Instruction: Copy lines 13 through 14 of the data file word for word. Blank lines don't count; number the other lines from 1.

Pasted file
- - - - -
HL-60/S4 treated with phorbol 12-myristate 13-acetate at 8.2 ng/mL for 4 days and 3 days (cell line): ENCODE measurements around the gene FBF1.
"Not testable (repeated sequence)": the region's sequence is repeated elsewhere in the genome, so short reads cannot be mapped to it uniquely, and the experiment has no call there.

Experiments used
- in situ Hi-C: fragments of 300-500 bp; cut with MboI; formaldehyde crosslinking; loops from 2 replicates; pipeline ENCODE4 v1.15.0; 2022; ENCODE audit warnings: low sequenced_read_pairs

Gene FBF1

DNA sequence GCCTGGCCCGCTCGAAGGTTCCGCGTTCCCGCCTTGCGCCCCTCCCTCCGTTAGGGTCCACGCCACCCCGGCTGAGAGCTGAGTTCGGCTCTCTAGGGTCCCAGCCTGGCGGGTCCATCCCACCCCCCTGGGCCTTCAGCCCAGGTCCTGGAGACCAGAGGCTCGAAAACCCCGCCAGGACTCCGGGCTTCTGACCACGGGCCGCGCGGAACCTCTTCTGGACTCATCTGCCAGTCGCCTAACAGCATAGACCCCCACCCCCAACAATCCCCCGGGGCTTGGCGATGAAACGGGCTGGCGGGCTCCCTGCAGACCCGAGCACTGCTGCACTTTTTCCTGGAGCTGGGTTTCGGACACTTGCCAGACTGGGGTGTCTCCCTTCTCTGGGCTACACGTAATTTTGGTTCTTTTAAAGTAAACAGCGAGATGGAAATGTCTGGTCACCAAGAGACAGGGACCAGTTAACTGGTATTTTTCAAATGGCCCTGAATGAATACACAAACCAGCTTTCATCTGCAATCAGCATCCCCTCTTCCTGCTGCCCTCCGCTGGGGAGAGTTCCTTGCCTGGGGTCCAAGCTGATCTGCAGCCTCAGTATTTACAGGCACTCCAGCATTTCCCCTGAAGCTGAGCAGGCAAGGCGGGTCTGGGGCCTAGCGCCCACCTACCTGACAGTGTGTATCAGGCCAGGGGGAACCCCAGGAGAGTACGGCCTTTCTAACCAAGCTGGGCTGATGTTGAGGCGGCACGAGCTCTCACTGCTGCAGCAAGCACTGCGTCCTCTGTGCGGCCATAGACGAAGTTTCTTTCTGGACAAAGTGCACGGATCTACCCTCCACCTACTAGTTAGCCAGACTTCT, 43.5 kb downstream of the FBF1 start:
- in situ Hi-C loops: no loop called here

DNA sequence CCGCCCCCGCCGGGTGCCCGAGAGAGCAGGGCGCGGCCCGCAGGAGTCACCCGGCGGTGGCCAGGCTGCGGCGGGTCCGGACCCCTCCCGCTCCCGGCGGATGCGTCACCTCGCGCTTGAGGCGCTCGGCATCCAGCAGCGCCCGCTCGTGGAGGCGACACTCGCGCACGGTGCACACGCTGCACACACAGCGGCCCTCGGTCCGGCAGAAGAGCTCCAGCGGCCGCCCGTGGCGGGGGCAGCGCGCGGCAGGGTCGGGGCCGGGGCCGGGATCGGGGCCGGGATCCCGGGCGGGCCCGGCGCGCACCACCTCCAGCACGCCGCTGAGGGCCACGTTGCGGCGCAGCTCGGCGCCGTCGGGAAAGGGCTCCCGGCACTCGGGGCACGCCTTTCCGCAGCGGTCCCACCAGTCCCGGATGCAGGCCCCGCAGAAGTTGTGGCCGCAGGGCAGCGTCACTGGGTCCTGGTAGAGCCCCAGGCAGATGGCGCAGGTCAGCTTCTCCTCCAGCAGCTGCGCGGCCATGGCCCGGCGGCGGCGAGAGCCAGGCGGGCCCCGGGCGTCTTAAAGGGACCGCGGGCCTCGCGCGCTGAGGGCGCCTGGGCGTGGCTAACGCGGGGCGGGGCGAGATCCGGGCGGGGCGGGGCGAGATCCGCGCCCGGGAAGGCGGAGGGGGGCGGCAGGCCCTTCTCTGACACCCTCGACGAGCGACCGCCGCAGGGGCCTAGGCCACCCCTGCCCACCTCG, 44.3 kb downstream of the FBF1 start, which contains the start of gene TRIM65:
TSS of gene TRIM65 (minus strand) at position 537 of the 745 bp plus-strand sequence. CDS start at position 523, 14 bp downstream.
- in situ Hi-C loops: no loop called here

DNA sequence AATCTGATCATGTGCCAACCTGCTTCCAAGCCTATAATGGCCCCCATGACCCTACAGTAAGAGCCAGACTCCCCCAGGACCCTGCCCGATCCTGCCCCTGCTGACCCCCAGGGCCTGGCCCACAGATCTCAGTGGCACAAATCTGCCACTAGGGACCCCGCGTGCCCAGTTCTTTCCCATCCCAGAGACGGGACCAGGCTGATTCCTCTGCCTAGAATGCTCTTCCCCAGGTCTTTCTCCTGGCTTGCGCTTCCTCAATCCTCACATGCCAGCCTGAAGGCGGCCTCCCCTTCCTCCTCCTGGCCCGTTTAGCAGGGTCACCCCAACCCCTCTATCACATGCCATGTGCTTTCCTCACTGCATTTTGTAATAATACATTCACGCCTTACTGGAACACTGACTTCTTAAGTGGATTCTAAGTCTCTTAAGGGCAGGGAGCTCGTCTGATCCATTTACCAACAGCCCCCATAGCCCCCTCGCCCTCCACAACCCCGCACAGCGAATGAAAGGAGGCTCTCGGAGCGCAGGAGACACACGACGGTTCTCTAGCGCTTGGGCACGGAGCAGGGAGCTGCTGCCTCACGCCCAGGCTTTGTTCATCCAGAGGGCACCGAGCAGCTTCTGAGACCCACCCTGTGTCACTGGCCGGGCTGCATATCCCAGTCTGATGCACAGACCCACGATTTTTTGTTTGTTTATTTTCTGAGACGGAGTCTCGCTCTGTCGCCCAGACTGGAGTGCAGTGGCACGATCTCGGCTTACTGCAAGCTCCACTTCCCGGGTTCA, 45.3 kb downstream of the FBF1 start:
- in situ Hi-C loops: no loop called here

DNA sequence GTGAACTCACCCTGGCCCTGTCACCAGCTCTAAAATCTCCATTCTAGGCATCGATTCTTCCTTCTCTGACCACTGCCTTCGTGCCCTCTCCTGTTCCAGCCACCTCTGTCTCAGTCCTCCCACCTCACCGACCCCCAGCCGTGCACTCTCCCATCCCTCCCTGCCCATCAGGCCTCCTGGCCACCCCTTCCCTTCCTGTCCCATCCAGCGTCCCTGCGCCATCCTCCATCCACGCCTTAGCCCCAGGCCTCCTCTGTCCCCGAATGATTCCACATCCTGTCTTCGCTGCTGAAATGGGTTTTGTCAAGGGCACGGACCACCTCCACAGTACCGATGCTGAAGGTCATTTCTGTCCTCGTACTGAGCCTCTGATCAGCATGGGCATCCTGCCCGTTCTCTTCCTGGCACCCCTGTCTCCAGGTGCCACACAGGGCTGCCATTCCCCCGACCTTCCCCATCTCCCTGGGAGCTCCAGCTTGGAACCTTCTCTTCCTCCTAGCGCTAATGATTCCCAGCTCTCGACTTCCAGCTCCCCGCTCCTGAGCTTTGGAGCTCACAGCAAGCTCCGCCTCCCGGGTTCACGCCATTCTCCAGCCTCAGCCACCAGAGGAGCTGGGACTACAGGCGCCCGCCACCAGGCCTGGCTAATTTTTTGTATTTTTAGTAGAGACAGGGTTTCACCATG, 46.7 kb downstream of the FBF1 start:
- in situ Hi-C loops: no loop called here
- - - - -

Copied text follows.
DNA sequence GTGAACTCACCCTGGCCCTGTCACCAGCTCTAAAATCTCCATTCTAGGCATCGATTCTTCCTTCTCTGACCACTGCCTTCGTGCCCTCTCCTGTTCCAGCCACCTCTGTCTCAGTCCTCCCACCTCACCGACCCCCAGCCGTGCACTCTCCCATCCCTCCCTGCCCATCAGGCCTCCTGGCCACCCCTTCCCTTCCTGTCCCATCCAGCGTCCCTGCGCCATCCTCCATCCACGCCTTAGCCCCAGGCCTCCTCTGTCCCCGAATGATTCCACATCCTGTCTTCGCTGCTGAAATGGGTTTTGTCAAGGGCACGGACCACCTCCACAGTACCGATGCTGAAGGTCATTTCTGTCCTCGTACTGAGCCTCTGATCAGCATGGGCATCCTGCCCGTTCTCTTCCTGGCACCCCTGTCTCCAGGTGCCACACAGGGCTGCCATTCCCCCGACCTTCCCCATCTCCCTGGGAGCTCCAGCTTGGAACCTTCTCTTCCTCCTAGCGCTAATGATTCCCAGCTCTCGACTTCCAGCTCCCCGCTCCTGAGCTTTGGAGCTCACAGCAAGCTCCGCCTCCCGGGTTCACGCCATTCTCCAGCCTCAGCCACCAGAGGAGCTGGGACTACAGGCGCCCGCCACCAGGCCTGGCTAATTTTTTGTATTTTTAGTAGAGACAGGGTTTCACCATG, 46.7 kb downstream of the FBF1 start:
- in situ Hi-C loops: no loop called here